Religious involvement, religious context, and self-assessed health in Europe
SourceJournal of Health and Social Behavior, 52, 1, (2011), pp. 91-106
Article / Letter to editor
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SW OZ RSCR SOC
Journal of Health and Social Behavior
SubjectInequality, cohesion and modernization; Ongelijkheid, cohesie en modernisering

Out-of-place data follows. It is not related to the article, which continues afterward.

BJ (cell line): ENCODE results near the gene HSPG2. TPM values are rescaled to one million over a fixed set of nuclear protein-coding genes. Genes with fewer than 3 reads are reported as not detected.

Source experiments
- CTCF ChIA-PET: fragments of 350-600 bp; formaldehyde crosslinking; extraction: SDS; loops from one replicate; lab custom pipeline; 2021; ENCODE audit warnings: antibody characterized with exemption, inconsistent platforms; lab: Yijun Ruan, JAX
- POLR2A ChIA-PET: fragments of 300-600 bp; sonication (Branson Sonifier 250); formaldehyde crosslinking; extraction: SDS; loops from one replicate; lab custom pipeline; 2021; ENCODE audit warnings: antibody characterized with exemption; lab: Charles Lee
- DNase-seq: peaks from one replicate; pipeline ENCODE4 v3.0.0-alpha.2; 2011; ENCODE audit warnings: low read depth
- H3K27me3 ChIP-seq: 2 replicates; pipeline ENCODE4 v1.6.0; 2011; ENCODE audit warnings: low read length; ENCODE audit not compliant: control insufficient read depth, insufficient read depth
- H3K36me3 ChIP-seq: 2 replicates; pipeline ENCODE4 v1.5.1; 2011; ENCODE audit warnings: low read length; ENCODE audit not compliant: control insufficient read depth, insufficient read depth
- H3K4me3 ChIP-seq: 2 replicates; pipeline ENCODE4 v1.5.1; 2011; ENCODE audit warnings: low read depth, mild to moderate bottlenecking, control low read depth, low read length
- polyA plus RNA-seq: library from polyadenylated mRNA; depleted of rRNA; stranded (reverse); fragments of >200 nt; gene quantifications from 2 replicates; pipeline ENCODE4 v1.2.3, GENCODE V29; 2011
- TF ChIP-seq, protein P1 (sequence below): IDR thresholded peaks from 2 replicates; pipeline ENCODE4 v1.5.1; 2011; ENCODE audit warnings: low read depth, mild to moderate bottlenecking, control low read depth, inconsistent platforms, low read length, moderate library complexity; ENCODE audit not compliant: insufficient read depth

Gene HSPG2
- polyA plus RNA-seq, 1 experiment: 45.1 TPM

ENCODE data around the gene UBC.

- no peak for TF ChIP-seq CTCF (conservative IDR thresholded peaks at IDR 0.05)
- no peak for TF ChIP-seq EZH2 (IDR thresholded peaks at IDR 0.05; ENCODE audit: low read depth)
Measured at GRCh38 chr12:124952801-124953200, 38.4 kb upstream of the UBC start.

In the present study, the authors examine the extent to which effects of individual religious involvement on self-assessed health are influenced by the religious context (i.e., religious involvement at the country level). The authors test their expectations using individual level data (N = 127,257) on 28 countries from the European Social Surveys (2002-2008). Results of multilevel analyses show that individual religious attendance is positively related to self-assessed health in Europe. Protestants appear to feel healthier than Catholics. Moreover, modeling cross-level interactions demonstrates that religious denominations at the national level are influential: The health advantage of Protestants as compared to Catholics is greater as the percentage of Protestants in a country is higher, yet smaller as countries have a higher percentage of Catholics. The association between religious attendance and self-assessed health does not depend on the national level of religious attendance.
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